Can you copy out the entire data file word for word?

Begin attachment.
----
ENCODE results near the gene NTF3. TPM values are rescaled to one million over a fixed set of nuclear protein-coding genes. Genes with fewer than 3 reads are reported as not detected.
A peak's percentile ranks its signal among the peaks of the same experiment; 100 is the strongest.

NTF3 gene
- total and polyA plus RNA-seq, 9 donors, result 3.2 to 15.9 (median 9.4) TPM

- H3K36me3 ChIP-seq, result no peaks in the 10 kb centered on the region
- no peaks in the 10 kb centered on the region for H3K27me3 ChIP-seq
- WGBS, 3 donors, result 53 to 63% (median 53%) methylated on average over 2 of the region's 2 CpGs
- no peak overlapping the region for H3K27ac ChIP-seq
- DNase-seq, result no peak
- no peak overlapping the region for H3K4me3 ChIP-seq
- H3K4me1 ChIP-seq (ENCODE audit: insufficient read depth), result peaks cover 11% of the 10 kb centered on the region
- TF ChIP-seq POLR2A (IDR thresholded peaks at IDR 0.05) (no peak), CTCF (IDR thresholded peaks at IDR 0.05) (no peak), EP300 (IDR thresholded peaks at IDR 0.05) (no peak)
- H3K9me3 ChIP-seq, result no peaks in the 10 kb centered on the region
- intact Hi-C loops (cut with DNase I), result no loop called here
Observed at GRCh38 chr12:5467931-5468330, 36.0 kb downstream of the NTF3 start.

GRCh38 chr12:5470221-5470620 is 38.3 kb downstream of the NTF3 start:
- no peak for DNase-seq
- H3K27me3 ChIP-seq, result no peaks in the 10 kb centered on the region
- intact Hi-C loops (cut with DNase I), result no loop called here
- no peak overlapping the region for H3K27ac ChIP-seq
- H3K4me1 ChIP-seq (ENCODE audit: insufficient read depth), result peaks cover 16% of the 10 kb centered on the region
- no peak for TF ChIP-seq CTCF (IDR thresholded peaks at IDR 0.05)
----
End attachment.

ENCODE results near the gene NTF3. TPM values are rescaled to one million over a fixed set of nuclear protein-coding genes. Genes with fewer than 3 reads are reported as not detected.
A peak's percentile ranks its signal among the peaks of the same experiment; 100 is the strongest.

NTF3 gene
- total and polyA plus RNA-seq, 9 donors, result 3.2 to 15.9 (median 9.4) TPM

- H3K36me3 ChIP-seq, result no peaks in the 10 kb centered on the region
- no peaks in the 10 kb centered on the region for H3K27me3 ChIP-seq
- WGBS, 3 donors, result 53 to 63% (median 53%) methylated on average over 2 of the region's 2 CpGs
- no peak overlapping the region for H3K27ac ChIP-seq
- DNase-seq, result no peak
- no peak overlapping the region for H3K4me3 ChIP-seq
- H3K4me1 ChIP-seq (ENCODE audit: insufficient read depth), result peaks cover 11% of the 10 kb centered on the region
- TF ChIP-seq POLR2A (IDR thresholded peaks at IDR 0.05) (no peak), CTCF (IDR thresholded peaks at IDR 0.05) (no peak), EP300 (IDR thresholded peaks at IDR 0.05) (no peak)
- H3K9me3 ChIP-seq, result no peaks in the 10 kb centered on the region
- intact Hi-C loops (cut with DNase I), result no loop called here
Observed at GRCh38 chr12:5467931-5468330, 36.0 kb downstream of the NTF3 start.

GRCh38 chr12:5470221-5470620 is 38.3 kb downstream of the NTF3 start:
- no peak for DNase-seq
- H3K27me3 ChIP-seq, result no peaks in the 10 kb centered on the region
- intact Hi-C loops (cut with DNase I), result no loop called here
- no peak overlapping the region for H3K27ac ChIP-seq
- H3K4me1 ChIP-seq (ENCODE audit: insufficient read depth), result peaks cover 16% of the 10 kb centered on the region
- no peak for TF ChIP-seq CTCF (IDR thresholded peaks at IDR 0.05)